You may find yourself asking, “What is bankruptcy? And what can it do for me?” Well the short answer is, a lot. From the moment the bankruptcy petition is filed it sets into action a legal chain of events that is unlike any other type of law. On the date a case is filed, the debtor obtains an automatic stay, which prohibits creditors from continuing collection attempts without receiving court permission first.
This means foreclosures, repossessions and lawsuits generally are stopped at the time the case is filed.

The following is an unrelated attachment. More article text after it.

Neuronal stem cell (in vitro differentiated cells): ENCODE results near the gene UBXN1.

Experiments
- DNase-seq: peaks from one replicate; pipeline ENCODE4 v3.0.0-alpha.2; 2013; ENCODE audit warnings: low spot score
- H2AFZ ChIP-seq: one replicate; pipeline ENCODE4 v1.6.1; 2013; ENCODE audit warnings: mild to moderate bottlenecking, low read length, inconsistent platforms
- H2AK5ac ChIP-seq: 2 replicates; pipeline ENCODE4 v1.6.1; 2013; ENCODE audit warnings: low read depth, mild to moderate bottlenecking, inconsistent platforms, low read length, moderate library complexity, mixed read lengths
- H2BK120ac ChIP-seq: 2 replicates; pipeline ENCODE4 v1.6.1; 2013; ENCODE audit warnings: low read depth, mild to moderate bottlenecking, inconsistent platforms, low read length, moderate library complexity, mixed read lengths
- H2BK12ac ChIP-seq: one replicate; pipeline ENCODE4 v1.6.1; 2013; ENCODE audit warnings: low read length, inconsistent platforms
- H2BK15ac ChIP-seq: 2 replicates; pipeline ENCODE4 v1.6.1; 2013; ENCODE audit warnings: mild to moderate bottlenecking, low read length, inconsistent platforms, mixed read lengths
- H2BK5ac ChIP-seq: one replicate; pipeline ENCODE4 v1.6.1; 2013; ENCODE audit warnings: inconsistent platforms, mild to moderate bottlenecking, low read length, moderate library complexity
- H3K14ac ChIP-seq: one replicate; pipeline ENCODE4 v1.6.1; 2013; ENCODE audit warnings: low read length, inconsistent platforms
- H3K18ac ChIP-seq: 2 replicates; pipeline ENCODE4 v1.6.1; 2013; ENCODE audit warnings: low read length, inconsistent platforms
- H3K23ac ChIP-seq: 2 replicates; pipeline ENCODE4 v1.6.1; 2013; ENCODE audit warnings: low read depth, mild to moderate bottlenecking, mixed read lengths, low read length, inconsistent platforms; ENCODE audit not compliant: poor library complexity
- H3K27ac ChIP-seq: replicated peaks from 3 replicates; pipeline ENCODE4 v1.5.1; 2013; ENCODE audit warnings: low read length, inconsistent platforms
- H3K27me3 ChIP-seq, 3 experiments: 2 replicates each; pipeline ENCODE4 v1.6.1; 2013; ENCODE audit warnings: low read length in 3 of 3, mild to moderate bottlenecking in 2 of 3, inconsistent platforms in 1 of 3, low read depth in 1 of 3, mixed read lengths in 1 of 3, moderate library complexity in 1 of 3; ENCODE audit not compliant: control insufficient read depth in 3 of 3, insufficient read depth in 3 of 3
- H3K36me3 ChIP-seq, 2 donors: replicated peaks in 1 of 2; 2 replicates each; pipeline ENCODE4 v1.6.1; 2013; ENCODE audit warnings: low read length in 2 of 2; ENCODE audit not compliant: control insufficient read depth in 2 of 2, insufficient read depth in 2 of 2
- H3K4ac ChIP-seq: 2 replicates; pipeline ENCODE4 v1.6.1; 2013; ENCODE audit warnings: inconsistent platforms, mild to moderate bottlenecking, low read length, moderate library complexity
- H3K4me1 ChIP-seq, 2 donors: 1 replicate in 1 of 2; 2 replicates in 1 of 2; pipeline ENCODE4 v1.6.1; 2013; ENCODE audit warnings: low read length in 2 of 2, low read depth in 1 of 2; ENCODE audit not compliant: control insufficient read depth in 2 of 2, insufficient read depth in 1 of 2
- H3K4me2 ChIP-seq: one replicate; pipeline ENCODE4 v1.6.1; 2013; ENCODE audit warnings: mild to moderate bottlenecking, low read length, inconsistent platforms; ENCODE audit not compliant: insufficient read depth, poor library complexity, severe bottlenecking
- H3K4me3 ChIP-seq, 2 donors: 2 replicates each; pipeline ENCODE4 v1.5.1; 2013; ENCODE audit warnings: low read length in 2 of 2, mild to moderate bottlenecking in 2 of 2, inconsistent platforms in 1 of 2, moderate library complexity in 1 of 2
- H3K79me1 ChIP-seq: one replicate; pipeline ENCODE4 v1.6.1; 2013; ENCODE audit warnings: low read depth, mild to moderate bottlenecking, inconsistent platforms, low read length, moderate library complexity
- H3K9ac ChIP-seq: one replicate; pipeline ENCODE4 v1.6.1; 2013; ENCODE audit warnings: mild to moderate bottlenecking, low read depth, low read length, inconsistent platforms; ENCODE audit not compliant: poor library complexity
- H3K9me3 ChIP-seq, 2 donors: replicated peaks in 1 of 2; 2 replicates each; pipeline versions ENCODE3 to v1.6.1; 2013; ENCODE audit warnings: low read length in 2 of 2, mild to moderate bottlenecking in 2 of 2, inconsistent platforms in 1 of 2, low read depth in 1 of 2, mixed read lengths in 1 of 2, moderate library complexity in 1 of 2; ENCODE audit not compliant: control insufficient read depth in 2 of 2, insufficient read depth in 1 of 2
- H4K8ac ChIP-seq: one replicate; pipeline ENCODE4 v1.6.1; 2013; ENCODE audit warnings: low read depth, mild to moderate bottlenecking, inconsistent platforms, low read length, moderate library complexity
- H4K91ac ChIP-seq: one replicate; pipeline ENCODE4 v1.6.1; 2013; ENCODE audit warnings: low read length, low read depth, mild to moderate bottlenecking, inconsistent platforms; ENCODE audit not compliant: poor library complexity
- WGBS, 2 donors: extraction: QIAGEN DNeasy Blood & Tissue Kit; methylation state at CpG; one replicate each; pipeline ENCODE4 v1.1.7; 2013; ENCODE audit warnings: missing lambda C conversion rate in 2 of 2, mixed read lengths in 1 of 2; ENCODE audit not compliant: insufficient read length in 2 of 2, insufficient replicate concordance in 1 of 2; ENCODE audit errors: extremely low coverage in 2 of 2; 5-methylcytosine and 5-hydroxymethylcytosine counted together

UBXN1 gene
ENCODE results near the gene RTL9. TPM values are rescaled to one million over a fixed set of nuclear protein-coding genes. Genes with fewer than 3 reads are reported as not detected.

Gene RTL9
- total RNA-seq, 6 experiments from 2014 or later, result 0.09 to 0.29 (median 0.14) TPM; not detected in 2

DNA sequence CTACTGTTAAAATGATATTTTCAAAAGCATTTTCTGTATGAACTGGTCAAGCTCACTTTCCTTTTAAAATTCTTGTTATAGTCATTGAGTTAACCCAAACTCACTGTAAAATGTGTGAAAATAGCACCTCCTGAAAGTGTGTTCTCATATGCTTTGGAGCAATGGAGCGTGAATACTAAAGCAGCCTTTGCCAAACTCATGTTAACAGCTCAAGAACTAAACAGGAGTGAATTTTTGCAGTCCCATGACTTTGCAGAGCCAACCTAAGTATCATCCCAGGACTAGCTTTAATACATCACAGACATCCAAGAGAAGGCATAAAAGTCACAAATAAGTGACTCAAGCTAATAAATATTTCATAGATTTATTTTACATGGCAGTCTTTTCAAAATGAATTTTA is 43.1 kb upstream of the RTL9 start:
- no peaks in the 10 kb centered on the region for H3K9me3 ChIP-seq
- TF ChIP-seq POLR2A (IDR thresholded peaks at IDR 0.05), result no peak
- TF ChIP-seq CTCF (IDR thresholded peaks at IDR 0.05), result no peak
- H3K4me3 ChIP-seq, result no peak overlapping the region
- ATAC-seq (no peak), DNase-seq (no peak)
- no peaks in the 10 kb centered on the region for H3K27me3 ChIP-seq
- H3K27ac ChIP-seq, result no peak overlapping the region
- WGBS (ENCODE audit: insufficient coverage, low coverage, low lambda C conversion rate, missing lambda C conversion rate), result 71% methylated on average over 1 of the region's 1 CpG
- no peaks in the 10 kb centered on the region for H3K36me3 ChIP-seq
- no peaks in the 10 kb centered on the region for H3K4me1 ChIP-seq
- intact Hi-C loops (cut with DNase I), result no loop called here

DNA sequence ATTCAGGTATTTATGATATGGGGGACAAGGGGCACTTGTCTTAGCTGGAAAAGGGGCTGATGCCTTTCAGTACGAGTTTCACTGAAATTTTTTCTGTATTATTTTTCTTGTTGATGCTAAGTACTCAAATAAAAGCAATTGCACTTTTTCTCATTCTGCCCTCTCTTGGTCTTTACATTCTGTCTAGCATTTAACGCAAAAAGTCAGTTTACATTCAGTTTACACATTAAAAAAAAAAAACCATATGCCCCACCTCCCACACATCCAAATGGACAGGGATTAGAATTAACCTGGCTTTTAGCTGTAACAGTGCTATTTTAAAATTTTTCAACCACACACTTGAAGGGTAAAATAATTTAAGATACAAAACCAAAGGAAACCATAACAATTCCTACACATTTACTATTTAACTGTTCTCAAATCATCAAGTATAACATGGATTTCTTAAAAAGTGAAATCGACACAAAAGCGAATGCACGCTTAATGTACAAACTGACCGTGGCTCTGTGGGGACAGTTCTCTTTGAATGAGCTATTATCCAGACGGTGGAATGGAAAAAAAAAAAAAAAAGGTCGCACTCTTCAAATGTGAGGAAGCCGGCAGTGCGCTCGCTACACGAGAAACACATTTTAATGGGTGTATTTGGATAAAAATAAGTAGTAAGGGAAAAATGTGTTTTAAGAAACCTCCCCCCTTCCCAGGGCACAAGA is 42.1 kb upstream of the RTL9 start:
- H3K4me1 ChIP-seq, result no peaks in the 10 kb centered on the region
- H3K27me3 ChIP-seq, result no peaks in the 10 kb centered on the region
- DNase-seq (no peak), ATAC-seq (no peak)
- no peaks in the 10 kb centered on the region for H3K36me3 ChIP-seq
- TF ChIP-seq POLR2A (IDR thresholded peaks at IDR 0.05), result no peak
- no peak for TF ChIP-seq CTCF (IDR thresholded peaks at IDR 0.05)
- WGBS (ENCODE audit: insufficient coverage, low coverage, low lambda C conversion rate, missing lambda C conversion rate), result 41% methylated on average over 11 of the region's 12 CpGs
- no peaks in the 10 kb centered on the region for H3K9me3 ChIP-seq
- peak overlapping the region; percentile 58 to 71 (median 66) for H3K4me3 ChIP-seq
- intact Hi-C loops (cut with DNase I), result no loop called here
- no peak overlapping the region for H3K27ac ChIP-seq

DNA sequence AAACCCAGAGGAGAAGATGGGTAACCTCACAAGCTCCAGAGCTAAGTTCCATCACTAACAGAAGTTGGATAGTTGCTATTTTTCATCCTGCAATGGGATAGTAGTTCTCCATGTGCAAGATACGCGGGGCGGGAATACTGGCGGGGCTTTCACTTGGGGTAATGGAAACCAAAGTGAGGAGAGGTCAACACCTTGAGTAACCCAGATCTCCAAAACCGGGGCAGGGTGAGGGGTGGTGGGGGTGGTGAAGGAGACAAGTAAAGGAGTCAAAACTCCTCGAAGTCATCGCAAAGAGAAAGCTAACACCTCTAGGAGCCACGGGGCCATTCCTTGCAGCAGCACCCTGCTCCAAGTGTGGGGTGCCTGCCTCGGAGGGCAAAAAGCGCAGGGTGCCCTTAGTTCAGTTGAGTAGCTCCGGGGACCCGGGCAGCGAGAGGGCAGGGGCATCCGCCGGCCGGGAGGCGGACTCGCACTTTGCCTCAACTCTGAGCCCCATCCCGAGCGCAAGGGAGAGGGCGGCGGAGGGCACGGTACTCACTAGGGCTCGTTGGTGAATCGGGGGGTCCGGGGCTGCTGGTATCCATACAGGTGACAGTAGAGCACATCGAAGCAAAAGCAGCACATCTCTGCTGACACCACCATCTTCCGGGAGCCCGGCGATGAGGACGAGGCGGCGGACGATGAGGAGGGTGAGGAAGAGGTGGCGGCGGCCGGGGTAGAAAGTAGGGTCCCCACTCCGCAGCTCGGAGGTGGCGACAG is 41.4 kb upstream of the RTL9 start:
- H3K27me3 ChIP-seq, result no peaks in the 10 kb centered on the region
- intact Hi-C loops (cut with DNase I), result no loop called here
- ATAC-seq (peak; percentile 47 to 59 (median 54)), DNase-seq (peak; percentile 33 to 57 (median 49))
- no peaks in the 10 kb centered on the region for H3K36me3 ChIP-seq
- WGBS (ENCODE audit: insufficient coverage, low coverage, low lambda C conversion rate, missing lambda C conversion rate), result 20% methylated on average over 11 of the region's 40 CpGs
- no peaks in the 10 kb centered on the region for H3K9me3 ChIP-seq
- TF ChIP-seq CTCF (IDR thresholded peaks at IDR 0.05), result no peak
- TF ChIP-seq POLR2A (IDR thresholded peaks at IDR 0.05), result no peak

This does not mean that a creditor cannot continue to seek repossession and foreclosure, but it must seek permission from the bankruptcy court first. For example, if a debtor files for Chapter 13 bankruptcy relief and fails to keep making regular post-petition (after- filing) payments, then the creditor may ask the court to let it resume collection. The stay does not halt all domestic actions either, especially in Chapter 7 cases. It is important that you consult an attorney skilled in domestic issues in bankruptcy if you are in this situation. If you receive a notice as a creditor of a bankruptcy and you believe you are owed money, then the best thing can do is to consult an attorney certified in bankruptcy and debtor-creditor law. Bankruptcy attorney rates are generally more affordable than other attorneys and you may have more options than you think.